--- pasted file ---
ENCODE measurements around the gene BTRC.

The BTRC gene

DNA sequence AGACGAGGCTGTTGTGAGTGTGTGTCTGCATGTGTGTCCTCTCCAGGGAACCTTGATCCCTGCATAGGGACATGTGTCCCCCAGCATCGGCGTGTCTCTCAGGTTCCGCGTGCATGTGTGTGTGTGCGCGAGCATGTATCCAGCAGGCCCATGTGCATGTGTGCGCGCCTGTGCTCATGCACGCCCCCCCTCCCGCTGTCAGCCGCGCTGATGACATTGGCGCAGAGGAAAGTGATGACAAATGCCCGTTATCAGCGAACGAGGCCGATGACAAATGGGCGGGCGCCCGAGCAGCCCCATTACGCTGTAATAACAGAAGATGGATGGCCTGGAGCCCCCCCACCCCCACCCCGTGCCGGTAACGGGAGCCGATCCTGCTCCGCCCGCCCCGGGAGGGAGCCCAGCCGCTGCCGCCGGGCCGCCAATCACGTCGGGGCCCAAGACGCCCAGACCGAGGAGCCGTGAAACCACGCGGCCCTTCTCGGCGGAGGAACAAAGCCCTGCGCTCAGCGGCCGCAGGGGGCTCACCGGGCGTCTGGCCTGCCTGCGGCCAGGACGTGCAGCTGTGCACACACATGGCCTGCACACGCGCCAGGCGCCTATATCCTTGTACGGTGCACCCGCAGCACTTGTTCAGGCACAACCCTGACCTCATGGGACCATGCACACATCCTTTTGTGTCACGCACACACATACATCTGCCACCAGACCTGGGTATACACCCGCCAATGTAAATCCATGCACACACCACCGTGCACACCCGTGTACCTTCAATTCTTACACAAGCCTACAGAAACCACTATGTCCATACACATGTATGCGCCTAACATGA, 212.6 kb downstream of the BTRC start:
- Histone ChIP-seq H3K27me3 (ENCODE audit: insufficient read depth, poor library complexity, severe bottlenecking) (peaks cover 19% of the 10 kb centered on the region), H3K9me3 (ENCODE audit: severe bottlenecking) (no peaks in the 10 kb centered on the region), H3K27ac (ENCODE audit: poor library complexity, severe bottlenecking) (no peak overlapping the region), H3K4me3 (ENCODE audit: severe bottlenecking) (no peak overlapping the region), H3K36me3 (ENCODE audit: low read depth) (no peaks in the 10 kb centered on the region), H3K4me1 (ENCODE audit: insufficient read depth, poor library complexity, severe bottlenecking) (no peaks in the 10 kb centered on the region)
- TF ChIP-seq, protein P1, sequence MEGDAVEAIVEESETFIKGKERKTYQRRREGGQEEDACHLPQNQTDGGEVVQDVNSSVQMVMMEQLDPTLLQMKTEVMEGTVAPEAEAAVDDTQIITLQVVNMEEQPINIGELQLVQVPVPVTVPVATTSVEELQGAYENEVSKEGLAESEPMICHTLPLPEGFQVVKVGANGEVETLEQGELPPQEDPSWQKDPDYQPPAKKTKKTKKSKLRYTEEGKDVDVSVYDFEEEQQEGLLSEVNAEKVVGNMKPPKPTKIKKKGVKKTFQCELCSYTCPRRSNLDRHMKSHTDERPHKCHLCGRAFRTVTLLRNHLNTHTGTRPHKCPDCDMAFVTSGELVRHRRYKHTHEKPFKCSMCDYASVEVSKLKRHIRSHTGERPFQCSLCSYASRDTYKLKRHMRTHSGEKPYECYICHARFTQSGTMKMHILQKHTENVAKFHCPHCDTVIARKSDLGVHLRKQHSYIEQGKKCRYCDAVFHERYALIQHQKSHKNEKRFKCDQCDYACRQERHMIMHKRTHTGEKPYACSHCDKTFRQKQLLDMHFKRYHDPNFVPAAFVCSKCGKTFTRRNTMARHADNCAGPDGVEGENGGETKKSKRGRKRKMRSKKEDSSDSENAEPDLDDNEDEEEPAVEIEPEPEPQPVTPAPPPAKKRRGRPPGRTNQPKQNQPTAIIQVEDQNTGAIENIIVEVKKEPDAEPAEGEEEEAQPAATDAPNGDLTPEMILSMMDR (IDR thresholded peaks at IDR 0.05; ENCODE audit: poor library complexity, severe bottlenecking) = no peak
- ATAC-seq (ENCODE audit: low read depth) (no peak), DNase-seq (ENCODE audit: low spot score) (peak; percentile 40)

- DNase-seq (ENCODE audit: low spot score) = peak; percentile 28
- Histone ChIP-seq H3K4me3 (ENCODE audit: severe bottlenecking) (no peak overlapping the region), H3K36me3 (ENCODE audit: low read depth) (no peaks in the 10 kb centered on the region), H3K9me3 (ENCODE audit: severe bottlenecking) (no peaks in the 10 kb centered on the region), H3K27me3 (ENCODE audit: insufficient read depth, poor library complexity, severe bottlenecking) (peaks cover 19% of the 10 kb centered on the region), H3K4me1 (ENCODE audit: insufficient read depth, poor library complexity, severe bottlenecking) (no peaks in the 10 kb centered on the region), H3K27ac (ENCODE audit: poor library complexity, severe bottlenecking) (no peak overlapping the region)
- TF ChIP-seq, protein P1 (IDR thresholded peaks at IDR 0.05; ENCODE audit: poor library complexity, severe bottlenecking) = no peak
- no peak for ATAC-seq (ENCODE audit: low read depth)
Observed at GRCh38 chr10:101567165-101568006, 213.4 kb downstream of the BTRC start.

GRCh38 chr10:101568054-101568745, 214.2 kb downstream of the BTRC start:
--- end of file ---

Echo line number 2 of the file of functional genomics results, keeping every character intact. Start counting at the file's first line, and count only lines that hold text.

The BTRC gene